The difference between coated versus laminated PVC and features such as durability, weight, strength, cleanability and the end product all factor into making the best investment.
A tent without fabric wouldn’t be a tent. And yet, according to fabric manufacturers, there’s a widespread lack of knowledge about this fundamental component of the tent rental business.
“There are essentially two types of tent material: PVC-coated polyester mesh and PVC-laminated polyester mesh. Canvas and cotton are still used, but not often,” says Linc Aldershof, North American sales manager, tent division of Verseidag US in Randolph, N.J. “Coated tent material is typically more costly, but will last longer and is easier to weld and clean, as long as the material is topcoated with an acrylic lacquer finish.”
He explains the distinction between the two processes in terms of a sandwich: “When you spread mayonnaise, it coats the entire bread. When you put a piece of baloney on it, it’s only lying on the bread. When you coat PVC, it’s a paste. Laminate is like laying baloney over it; parts of the bread don’t get touched.”
Verseidag manufactures only coated fabric for tents but does sell one laminated product in two weights. Aldershof says coated fabric makes a nicer-looking tent.
“It is certainly a better performer than a laminate in most large tent or structure applications,” he says. “It is heavier and, consequently, stronger. The upside with laminates is that they are inexpensive and work well for smaller tents.”
Laminates come in lighter weights and are more than adequate for a range of tents from 10-by-10-feet up to 40-feet wide, he says. In that size range, cost comes into play, especially for companies in regions where tent demand is highly seasonal. “It’s hard for any small business to put money on the shelf for anywhere from four to six months of the year,” he says.
To Jeff Sparks, business unit manager for tent, structure and custom fabrics for Herculite® Inc. of Emigsville, Pa., there’s not a lot of difference between coated and laminated vinyl.
“They are both PVC fabrics with polyester substrates, but are made with different processes,” he says. “Each has advantages and disadvantages over the other. Most coated fabrics in the tent market are typically made heavier and with stronger substrates. But composite laminated fabrics can be made with the same tensile strength and actually even higher tear strengths than coated fabrics.”
Because coated fabrics for the tent industry are heavier, they can have better abrasion resistance, Sparks says.
“But, again, a laminated fabric can be made with the same amount of PVC to make them apples to apples for comparison,” he says. “Most laminated tent fabrics in the United States are in the 14- to 18-ounce range, whereas coated fabrics are 18 to 24 ounces.”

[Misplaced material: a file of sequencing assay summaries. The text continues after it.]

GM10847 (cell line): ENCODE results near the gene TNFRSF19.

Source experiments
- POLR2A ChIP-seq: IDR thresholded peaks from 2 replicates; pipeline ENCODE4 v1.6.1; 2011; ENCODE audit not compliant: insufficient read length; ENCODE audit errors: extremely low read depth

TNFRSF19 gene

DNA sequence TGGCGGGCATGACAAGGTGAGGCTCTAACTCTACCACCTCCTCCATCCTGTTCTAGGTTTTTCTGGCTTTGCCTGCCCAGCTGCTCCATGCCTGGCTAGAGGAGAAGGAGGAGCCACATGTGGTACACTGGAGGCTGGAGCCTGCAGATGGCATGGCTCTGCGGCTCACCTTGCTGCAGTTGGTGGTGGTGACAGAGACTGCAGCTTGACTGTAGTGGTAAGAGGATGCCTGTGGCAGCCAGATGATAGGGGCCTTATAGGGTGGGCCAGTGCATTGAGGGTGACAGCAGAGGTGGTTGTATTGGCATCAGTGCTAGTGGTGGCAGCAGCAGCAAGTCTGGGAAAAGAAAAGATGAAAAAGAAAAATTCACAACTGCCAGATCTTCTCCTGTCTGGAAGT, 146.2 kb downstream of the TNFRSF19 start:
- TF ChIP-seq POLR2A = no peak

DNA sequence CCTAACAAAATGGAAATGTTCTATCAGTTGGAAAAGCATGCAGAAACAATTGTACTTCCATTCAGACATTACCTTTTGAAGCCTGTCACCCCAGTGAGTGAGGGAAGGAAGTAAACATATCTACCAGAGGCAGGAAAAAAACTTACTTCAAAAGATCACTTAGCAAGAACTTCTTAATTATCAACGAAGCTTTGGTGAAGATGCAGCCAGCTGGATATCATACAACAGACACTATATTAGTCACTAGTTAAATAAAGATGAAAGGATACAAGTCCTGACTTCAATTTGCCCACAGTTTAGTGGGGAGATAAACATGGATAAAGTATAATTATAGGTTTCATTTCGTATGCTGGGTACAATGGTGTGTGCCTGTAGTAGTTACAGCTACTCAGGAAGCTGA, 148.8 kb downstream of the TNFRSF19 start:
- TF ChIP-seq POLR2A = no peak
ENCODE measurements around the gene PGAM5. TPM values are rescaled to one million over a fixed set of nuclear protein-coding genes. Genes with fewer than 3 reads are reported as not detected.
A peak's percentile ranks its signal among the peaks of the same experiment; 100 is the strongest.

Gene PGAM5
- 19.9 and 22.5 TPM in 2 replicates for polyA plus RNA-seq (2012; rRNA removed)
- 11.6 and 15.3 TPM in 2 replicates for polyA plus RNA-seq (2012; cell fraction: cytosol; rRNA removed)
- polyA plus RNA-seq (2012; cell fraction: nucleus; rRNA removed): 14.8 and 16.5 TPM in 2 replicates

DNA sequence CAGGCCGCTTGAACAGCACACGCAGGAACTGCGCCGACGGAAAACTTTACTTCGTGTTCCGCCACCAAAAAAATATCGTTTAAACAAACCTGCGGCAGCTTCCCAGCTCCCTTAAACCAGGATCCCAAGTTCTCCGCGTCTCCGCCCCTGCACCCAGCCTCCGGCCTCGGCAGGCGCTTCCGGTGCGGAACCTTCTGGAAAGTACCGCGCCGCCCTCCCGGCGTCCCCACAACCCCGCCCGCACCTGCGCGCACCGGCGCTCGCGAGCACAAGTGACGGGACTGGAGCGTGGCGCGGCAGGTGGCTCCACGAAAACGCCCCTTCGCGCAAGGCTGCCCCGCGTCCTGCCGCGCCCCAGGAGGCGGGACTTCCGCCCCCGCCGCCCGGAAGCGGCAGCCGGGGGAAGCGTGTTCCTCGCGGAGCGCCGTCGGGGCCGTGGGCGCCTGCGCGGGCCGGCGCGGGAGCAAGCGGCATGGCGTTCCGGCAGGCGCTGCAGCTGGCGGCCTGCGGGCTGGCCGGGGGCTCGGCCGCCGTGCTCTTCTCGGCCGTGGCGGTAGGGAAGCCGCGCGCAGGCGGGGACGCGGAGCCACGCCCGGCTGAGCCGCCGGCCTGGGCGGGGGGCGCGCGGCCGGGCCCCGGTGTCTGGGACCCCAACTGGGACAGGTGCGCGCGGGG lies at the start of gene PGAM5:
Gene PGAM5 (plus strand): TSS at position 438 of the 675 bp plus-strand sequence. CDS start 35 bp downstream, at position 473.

Sparks adds that coated fabrics perform better than laminates in extreme cold temperatures.
“Every tent has a lifespan. The most important thing is to understand proper storage, care and use for the fabrics,” says Joseph Palmer, sales manager for DAF Products Inc. in Wyckoff, N.J. “While tent fabrics are built to be durable, they can still become damaged if mishandled. Two guidelines are (1) follow the tent manufacturer’s instructions for washing, storage and installation and (2) avoid, or at least be careful with, chemicals and heat during washing and storage.” (See “Glisten and gleam,” page 32.)
Laminated vinyl is strong, durable and offers a wide range of options for width, embossing and weight, Palmer says.
“It traditionally offers a better cost for the quality,” he says. “Coated material offers improved strength and durability, but is more limited in width, embossing and weight and can be more expensive for the quality.”
John Kardos, sales representative for Snyder Manufacturing in Dover, Ohio, agrees that protecting fabric plays a crucial role in its life. Durability is affected by the care taken when setting up and striking a tent, he says. When rental companies follow the manufacturer’s care instructions, tent fabric should last a very long time.
“Strength is a factor of the construction of the tent and scrim used to reinforce the fabric,” he says. “Heavier yarn is obviously stronger than lighter yarn, but a woven scrim is stronger than a knit scrim on an equal weight basis. Coated materials are more durable given the same weight, are more resistant to pinholes and do not have as many problems with moisture wicking, but they are a lot more expensive.”